Ruthie and the others, she croaked, they’ll need help as well, to get away.

Sorry, miss, you’re the only survivor of those we came for, and, as it happens, the only one left and that’s because you were … well, you know why.

Oh, sweet Jesus. Ruth. She wept unashamedly before the heavy dose of morphine hit and she passed out.

It was raining when she came around. She was on a stretcher being hoisted into the belly of a camouflage painted helicopter. She looked up at the soldier walking beside her. I’ll probably be HIV positive now. Incredulously, given the situation and her condition, she thought, what a stupid thing to say.

No, he said gently with a warm smile, that’s just morphine talk. You resemble one of the angels too closely to be that unlucky. He touched her hair as she felt herself being laid on the chopper floor.

That’s almost as stupid a statement as I just made, she whispered, as the first ugly sensations stirred within her body. His smile turned to a gentle chuckle and, although surrounded by the results of man’s voracious appetite for cruelty and violence, she detected something good and clean and normal in that mirth. She shielded her eyes and looked up into his camouflage painted face. A molecule of purity in a dirty world, she thought. I will remember your laugh always, Soldier David, she was going to say but, once again, she passed out.

When she opened her eyes again, she was securely strapped into the chopper and the soldier, David, was crouching with three others by the open rear cargo door. She thought of Ruth and cried softly for her friend.

She came around briefly each time the Huey stopped somewhere along their escape route to load other victims, some more severely wounded than her. She dimly heard gunfire.

At one point, she looked through the open rear as they flew and saw another helicopter close behind.

At times they were grounded for what seemed like hours, and other times it may only have been minutes. During these lulls she was given field injections which eased her discomfort to a degree. Finally, they flew for a long period, and for most of that time she was out of it; but awake, she existed in a world of intense throbbing pain and only felt relief each time the black cloud of unconsciousness settled over her.

Eventually they landed in a hazy clearing containing a few tents scattered here and there, and surrounded by charred forest. Here she was transferred to a waiting vehicle. David’s face, appearing tired even under the streaked paint, leaned over the stretcher as she was being lifted. He touched her shoulder. This is the second time we’ve met, Miss Gilchrist; you wouldn’t remember me from the first time but you were luckier back then.

Haiti, she said quietly, and you wanted to take all the whites to safety. I see you’re still wearing war paint.

Peace paint, Doctor, and yes that was Haiti. Your head doctor should have listened, I believe. My group here were ready to sit at the clinic while you were ferried to safety. He gestured to the other men in the chopper body. Well, you stayed and survived that and now you’ve survived this. Eventually you’ll run out of lives. Another soldier, a tough looking woman, approached and whispered something to David. He began to move away. I hope we meet again, Angel, under more pleasant circumstances. We’ve landed in Kenya, a place called Nakuru, and you’ll be driven south to the hospital in Nairobi, you and these other good people.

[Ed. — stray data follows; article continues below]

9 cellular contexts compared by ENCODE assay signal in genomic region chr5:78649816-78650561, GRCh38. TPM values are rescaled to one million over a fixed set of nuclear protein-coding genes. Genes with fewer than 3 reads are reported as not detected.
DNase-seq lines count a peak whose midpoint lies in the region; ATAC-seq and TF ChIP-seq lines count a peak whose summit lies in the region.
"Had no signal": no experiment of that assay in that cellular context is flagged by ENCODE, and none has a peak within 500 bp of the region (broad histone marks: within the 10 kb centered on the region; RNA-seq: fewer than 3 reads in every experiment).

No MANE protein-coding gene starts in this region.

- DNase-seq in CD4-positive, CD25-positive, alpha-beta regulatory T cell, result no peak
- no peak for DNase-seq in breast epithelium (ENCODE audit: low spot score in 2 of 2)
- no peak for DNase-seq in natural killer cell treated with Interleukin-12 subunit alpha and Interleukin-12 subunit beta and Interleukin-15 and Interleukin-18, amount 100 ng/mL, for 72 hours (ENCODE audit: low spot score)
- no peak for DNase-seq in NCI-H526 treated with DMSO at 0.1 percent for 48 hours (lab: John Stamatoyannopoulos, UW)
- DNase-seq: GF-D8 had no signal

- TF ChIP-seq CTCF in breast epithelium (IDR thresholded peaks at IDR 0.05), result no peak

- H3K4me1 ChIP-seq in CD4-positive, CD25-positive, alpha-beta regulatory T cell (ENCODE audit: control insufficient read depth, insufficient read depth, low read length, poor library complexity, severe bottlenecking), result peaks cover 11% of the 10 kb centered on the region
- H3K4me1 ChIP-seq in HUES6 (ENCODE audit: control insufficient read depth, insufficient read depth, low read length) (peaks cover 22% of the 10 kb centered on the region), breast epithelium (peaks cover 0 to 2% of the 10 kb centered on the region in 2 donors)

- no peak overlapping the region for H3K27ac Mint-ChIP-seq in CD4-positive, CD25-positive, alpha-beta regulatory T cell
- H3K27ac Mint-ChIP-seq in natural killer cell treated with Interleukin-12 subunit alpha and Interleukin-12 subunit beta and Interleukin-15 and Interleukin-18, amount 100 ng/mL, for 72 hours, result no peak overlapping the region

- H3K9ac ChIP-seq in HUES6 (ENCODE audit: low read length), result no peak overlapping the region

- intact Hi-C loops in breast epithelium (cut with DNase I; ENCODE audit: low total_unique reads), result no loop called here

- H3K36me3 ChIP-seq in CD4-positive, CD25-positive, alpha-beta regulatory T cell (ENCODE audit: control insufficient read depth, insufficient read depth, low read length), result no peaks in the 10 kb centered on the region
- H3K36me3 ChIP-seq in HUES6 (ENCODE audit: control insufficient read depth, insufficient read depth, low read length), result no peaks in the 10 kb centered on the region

Whe … where are you … she ran out of breath but he understood what she was about to ask.

Our job is only half done. We’ve got to refuel and head back to the northern end of the mountains where we found you. Good luck. And I truly meant what I said. I hope we meet again. Then he was gone. She thought she may have said she hoped so as well, but wasn’t sure.

A week later, as Rose’s body fought off the various infections passed to her, the decision was made to sever the lower section of her left arm completely. The damage inflicted by the blade, the embedded cotton threads of her coat, elapsed time and the dirt, had removed any chance of radical micro-surgery. From that point on she had an idea she would be referred to as ‘doctor’ in name only. Rose was not HIV positive.

She spent a further year in Nairobi while the worst genocide since the Second World War occurred on the central and eastern lowlands of Rwanda. During that time, Rose resigned from Médecins Sans Frontières. She used her own money to survive, and when she eventually flew out for Cape Town, and later New York, Rose left behind on the north-western highlands of Rwanda her belief in God, her dreams, her ambitions, and a goodly sized slice of her soul.

During that year she cried a lot for Ruth and Esoko. She felt responsible for their fates. By the time Rose returned to her homeland her tears had dried. She would continue to feel pain in her lower left arm for many years, even though it was gone. She began the process of losing herself in America.



1975 – 1987

Primrose, gifted by the angels with silken blond hair and the deepest of blue eyes in a perfectly balanced face, was a boisterous, happy child until the age of seven when she was afflicted with a series of diseases that other children contracted as infants, or avoided altogether, because of immunization. To her father’s utter shame and shock it was found that she had not received any preventative inoculations. Her mother, suffering from severe depression, had decided to up and leave when the child was three months old and in the aftermath, during the dark days of her father’s mourning, the baby’s continued good health was taken for granted. The house staff looked only to her immediate needs and not her future welfare.